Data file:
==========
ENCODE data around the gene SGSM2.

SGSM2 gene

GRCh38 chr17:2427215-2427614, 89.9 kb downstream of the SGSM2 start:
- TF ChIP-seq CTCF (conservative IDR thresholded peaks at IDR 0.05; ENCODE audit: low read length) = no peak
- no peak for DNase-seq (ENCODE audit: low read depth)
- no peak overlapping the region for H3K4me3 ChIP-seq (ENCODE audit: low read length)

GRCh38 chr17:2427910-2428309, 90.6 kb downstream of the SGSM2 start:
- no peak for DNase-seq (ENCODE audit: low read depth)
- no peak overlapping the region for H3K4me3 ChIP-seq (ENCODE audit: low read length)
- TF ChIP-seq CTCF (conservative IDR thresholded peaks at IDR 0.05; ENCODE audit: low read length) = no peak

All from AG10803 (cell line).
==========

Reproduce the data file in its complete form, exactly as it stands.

ENCODE data around the gene SGSM2.

SGSM2 gene

GRCh38 chr17:2427215-2427614, 89.9 kb downstream of the SGSM2 start:
- TF ChIP-seq CTCF (conservative IDR thresholded peaks at IDR 0.05; ENCODE audit: low read length) = no peak
- no peak for DNase-seq (ENCODE audit: low read depth)
- no peak overlapping the region for H3K4me3 ChIP-seq (ENCODE audit: low read length)

GRCh38 chr17:2427910-2428309, 90.6 kb downstream of the SGSM2 start:
- no peak for DNase-seq (ENCODE audit: low read depth)
- no peak overlapping the region for H3K4me3 ChIP-seq (ENCODE audit: low read length)
- TF ChIP-seq CTCF (conservative IDR thresholded peaks at IDR 0.05; ENCODE audit: low read length) = no peak

All from AG10803 (cell line).